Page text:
Ipil ipil as herbal medicine


Scientific names: Leucaena  leucocephala, Leucaena glaua, Acacia glauca,

Also known as:

Agho, aghog, ipel, kabahero, kariskis, kompokompitis, loiloi, santa Elena


Parts used: Dried leaves.



Anthelmintic- for ascaris and trichina.

Adults: take 1 teaspoon of powdered dried seeds, either alone or mixed with condensed milk and follow it up with ½ glass of water. The preparation should be taken 2 hours afeter a meal, as a single dose. Repeat the dose after 1 week if the first one was not effective.

Children: 7-8 years old ½ to ½ teaspoon. 10-12 years old ½ -2/3 teaspoon.

Adverse reaction- stomach ache and diarrhea.


The versatile ipil-ipil – part 2

Brewbaker says that, apparently the ipil ipil growth slows down when it produces pods.


Hugh M. curran Jr., a forestry consultant he has been actively introducing fast growing ipil ipil varieties in the Philippines. One of the most  avid planters of the fast growing ipil-ipill (he obtained his first planting materials from Curran) is Radio announcer Bobby Montemayor of Davao.


In August 1972, Curran gave forester M. Decena of Davao 100 seeds. From this Montemayor obtained 30 seeds which he planted in his yard. The plants grew rapidly, and he immediately recognized the potential of ipil ipil trunks as supports for banana plants. Millions of stakes are required every year to support banna plants in  Davao plantation.


Continue reading “The versatile ipil-ipil – part 2”

The versatile ipil-ipil


The Versatile Ipil-ipil

By: Zacarias B Sarian

Source:Greenfields, 1976


Very few trees have as many important uses as ipil-ipil – one of the most versatile trees in the Philippines.


Consider its major uses:

It is a source of fuel wood and charcoal for household and industrial use.

Ipil-ipil leaf meal is used in the manufacture of commercial feed for livestock and poultry.

It is used as forage (either grazing or soiling) for farm animals.

It is a rich source of organic fetrtilizer.

The tree itself is often used as a windbreaker as well as a nurse tree for shade-loving crops.

It is planted to prevent soil erosion.


In addition, the ipil-ipil is one of the easiest trees to grow. It will thrive even in stony areas where few other trees would take root. And since it has a deep root system, it can tolerate drought much better than many other trees.


James L, Brewbaker, professor of horticulture and genetics at the University of Hawaii, says that the root system of ipil-ipil is as deep as the tree is high.


Though the tree is not native to the Philippines, it is so widely planted throughout the archipelago that most people consider it indigenous to this country. Actually, the tree is indigenous to Central America where its usefulness has been well-known since tiem immemorial.


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Cashew and cow, anyone?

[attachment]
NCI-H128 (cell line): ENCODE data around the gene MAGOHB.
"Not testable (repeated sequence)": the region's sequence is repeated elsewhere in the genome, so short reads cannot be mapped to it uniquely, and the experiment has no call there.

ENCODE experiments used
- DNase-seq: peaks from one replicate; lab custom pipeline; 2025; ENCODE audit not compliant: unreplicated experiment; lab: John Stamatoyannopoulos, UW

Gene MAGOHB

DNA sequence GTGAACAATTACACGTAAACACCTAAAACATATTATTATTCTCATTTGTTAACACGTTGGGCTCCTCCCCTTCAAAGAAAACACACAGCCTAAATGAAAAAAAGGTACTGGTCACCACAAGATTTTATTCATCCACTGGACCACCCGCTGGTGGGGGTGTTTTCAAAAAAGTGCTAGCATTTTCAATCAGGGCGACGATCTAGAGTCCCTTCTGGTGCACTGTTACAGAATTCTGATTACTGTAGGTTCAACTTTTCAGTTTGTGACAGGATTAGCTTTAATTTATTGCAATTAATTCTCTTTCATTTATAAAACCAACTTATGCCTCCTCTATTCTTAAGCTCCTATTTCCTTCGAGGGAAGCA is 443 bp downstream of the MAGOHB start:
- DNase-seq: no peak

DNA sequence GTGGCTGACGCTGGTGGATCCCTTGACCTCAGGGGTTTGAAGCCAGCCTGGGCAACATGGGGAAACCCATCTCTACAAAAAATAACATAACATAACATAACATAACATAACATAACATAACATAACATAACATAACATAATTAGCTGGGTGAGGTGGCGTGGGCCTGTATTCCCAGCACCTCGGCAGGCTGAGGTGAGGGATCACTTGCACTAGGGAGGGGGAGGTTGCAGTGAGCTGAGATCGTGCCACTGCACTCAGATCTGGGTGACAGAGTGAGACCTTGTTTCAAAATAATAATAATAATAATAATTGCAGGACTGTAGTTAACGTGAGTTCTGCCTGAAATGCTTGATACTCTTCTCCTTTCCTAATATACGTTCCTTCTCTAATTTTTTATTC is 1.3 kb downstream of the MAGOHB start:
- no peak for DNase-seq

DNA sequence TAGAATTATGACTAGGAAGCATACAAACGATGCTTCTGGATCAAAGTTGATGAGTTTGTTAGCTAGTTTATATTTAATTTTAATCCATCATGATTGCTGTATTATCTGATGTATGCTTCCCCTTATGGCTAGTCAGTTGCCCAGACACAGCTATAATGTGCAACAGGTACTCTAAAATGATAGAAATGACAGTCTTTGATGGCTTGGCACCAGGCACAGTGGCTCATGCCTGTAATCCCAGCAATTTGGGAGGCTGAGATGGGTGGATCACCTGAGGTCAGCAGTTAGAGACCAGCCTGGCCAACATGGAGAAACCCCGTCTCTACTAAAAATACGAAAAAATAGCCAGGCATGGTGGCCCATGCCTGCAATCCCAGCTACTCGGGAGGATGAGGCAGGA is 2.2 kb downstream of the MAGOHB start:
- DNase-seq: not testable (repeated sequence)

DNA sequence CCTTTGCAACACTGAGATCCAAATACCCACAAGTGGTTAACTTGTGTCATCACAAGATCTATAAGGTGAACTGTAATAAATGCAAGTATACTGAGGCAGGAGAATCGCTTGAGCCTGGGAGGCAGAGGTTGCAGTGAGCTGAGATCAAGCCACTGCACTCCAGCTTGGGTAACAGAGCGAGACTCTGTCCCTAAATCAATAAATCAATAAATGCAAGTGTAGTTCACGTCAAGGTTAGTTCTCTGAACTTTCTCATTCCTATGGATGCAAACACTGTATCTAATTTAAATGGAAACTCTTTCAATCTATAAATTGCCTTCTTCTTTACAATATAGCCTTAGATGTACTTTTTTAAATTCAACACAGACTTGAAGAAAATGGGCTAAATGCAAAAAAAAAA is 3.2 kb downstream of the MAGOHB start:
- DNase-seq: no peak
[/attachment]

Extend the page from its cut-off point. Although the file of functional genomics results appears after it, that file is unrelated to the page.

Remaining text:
Cashew and cow, anyone?

By Likha Cuevas

Bar Today- april-june 2002

It started out as a forested area. Then farmers slashed and burned the trees to make way for rice and corn. Later came soil erosion. This was the situation in Barangay Luzviminda, Puerto Princesa City, Palawan where the land is slightly undulating and hilly. In 1988, the Agrarian Reform Beneficiaries in Brgy. Luzviminda received an average of one to two hectares of land. These farmers’ main crops were rice and corn and practiced one cropping per year. In 1994, the Department of Agriculture Southern Tagalog Integrated Agricultural Research Center (STIARC) conducted a Rapid Rural Appraisal (RRA) and found that there was serious soil erosion brought about by continuous cropping. Even though these farmers knew that erosion was a problem, they were not receptive to the idea of contour farming to lessen soil erosion. The farmers thought that planting permanent crops and hedges along contour lines lessened their area for crop production. Farmers were not also applying fertilizers to their crops.

To solve this problem, Ms Librada L. Fuertes of DA-ROS Palawan headed a project that integrated crop and livestock to help increase farm productivity and profitability of hilly-land areas.

Four farmer-cooperators trained on contour farming, cattle production, compost-making, and cashew production. Each farmer devoted 0.25 ha of his farmland to this experimental cropping system. After establishing the contour lines of the hilly farmlands, they planted napier grass (Pennisetum Purpureum) and ipil-ipil (Leucaena leucocephala) as contour vegetative barrier (used in terracing) for erosion control. Napier grass also served as fodder for the cattle that provided the farmers with extra source of income (milk production) while ipil-ipil served as a source of organic fertilizer.

The farmers planted cashew (Anacardium occidentale) as a permanent crop to control soil erosion while glutinous green corn and mungbean were planted in rotation between the contour lines known as ‘strips’. Aside from providing the farmers with a source of income, mungbean enriches the soil with nitrogen-fixing bacteria and it is easily cultivated. Organic fertilizer from corn stover and hedge trimmings was applied on the corn and the mungbean.

Continue reading “Cashew and cow, anyone?”